EDUCATION

Our Work to Improve Education

Education is the cornerstone of individual and community success. It is essential to getting and keeping a job with a livable wage and health benefits and it is fundamental to a community’s economic prosperity: a well-educated workforce attracts world-class jobs.

High School graduation is the single most powerful predictor of whether a young person coming from generations of poverty will break the cycle. The ability of students to think, learn and communicate affects their likelihood of becoming productive adults and active citizens.

In order to graduate, it is important to build a strong foundation. Research shows that students’ readiness for college and career can be boosted with a focus on middle school activity. Even more critical is learning in elementary school and before school even starts.  74% of children who perform poorly in reading in third grade continue to do so into high school. And if a child is not school ready and enters first grade behind, he or she has to make up one year of normal growth and one year of catch-up growth in each of the first, second, and third grades to catch up by third grade.

If you would like to learn more about the importance of starting young and early childhood brain development, read our Education Report addressing School Readiness.

The Maine Facts

  • In 2008/09, one in six Cumberland County high school students did not graduate with his or her class
  • 21 students leave school on any given school day in Maine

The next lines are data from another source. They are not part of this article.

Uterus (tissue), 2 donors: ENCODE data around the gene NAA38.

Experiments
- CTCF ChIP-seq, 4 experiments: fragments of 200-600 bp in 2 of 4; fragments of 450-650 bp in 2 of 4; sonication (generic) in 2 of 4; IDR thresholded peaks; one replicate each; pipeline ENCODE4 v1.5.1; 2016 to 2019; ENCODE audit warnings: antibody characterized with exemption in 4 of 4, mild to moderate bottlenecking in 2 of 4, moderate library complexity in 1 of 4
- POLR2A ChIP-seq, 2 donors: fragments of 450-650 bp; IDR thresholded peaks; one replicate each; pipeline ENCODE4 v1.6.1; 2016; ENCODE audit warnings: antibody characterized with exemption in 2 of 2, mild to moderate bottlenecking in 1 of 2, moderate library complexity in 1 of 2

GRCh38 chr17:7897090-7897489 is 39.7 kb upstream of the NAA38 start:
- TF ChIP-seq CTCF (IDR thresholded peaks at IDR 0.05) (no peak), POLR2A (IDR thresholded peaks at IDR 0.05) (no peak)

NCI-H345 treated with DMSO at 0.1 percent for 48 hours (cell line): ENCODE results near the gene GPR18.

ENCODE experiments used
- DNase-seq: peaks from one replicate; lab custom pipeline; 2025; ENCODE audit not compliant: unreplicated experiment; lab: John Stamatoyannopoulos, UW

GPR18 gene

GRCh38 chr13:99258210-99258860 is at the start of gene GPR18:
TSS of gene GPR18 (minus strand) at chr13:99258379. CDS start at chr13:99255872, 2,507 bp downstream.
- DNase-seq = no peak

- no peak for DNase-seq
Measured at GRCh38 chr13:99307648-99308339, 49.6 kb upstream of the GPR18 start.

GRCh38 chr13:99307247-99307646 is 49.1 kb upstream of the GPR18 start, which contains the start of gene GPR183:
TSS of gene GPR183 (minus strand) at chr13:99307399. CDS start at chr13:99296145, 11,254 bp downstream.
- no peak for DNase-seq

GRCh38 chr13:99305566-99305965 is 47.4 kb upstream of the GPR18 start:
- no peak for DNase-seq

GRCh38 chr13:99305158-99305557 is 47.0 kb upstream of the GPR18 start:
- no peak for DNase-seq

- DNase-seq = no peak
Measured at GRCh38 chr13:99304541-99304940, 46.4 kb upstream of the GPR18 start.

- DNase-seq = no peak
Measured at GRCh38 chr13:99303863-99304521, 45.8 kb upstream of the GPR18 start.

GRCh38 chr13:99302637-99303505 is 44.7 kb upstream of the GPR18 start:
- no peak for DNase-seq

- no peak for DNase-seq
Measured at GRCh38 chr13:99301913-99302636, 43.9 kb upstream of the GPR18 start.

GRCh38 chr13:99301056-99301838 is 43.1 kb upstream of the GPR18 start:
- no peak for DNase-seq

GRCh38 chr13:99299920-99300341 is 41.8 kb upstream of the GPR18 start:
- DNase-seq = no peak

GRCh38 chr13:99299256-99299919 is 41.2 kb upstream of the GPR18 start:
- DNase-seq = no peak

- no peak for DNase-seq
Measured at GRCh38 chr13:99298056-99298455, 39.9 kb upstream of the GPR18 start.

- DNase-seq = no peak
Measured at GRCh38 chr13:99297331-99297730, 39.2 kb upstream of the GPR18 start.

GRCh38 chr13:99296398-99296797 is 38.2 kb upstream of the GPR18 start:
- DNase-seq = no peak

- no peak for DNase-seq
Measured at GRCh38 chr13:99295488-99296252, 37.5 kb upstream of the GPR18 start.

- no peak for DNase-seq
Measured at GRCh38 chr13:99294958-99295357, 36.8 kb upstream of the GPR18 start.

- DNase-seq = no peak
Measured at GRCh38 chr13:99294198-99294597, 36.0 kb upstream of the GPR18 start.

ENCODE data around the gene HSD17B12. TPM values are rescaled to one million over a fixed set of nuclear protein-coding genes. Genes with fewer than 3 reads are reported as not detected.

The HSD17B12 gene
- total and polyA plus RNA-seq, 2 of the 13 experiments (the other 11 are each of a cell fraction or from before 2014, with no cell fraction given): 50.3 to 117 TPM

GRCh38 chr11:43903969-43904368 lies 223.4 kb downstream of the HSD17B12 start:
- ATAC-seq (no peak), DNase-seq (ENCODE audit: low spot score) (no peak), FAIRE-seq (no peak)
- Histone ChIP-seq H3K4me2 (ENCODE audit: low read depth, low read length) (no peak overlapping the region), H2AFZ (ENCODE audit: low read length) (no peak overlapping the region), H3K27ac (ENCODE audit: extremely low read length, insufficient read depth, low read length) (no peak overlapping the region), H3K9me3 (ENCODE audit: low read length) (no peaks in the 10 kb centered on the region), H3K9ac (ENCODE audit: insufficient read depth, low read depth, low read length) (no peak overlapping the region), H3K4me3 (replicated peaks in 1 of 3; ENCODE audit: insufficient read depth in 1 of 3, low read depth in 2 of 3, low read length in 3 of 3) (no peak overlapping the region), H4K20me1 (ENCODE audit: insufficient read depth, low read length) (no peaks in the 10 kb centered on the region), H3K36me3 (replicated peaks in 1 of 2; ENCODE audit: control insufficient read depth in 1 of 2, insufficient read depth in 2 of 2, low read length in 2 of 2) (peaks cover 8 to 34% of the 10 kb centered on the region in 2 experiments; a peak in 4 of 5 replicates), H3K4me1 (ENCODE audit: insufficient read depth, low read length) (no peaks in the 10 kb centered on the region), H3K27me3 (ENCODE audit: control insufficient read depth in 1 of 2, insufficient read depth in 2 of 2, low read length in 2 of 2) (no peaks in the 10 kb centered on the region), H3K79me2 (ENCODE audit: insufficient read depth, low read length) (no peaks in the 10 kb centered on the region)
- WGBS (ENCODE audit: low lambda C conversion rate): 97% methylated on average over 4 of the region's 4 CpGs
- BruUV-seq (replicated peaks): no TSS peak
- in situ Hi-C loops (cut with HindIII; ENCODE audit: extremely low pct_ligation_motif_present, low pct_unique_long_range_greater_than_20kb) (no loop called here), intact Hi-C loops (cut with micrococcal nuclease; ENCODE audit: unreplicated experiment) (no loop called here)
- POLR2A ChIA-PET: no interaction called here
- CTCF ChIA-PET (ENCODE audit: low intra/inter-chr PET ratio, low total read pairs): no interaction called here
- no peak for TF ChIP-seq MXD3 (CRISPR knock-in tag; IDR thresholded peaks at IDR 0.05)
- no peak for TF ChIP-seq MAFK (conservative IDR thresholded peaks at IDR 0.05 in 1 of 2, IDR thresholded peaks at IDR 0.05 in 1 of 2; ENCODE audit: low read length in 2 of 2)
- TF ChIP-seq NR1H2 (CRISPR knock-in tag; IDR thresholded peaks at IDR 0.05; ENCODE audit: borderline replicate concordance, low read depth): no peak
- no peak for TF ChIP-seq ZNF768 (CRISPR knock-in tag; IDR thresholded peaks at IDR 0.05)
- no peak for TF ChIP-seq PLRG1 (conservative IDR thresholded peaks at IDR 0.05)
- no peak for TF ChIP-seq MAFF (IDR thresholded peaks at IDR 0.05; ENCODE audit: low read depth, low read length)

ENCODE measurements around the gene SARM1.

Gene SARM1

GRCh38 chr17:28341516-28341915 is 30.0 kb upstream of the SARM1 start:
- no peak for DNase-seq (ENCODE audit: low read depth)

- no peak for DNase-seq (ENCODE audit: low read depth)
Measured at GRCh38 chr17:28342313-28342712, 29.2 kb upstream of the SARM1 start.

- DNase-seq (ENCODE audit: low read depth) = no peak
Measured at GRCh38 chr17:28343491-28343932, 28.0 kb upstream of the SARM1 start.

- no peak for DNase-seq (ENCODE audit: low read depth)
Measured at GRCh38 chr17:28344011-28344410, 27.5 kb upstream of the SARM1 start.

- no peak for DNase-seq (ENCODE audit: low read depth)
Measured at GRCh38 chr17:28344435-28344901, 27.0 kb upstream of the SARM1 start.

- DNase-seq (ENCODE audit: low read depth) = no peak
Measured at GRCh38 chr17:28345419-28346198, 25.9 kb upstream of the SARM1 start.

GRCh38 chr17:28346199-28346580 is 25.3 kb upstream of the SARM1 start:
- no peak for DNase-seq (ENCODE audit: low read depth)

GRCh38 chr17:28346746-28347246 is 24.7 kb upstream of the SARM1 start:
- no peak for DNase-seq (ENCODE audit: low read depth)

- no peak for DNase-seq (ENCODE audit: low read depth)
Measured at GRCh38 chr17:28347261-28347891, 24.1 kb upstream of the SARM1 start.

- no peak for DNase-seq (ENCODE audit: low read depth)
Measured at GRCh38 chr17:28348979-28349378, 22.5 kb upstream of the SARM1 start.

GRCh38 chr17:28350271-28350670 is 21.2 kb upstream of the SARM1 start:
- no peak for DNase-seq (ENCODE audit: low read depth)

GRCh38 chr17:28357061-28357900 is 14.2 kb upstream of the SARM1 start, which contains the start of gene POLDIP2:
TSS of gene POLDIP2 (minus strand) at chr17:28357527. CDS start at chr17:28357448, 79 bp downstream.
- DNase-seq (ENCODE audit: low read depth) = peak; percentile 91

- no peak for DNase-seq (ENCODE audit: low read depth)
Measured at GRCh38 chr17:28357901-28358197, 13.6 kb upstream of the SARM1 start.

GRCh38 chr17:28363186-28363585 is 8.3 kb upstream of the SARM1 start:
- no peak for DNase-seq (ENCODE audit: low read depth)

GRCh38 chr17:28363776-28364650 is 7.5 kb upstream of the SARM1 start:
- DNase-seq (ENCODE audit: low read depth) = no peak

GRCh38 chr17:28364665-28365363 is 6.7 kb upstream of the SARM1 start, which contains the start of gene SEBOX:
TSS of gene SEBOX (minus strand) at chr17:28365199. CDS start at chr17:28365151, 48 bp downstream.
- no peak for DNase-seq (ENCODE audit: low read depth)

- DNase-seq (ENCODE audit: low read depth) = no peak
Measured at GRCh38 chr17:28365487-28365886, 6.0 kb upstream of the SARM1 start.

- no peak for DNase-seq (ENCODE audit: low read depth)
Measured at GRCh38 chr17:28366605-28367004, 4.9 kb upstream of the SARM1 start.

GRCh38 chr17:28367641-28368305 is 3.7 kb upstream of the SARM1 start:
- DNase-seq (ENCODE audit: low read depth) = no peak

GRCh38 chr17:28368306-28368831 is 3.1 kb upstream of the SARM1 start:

• 635 Greater Portland fourth graders (24%) did not meet or only partially met state reading standards in 2008-2009.
  • Only one in four family and center-based child care programs in Cumberland County were enrolled in Quality for ME, Maine’s early care and education quality rating system, as of December 2009. Of these, nearly two-thirds met only basic licensing standards

Our Strategies

We can’t focus on high school alone. High school dropouts are 12 years in the making, usually starting early childhood education behind schedule. Our model focuses on supportive communities, effective schools and strong families — strategies and approaches rooted in research. Tackling the education challenge requires re-framing education on a birth to 18 continuum.

How You Can Help

To reach our goal, we need your help. The strategies proven to work are those that connect communities to their schools: parent involvement; literacy volunteers in the classroom; mentors for disadvantaged students; business leaders engaged in early childhood advocacy. Volunteer to help.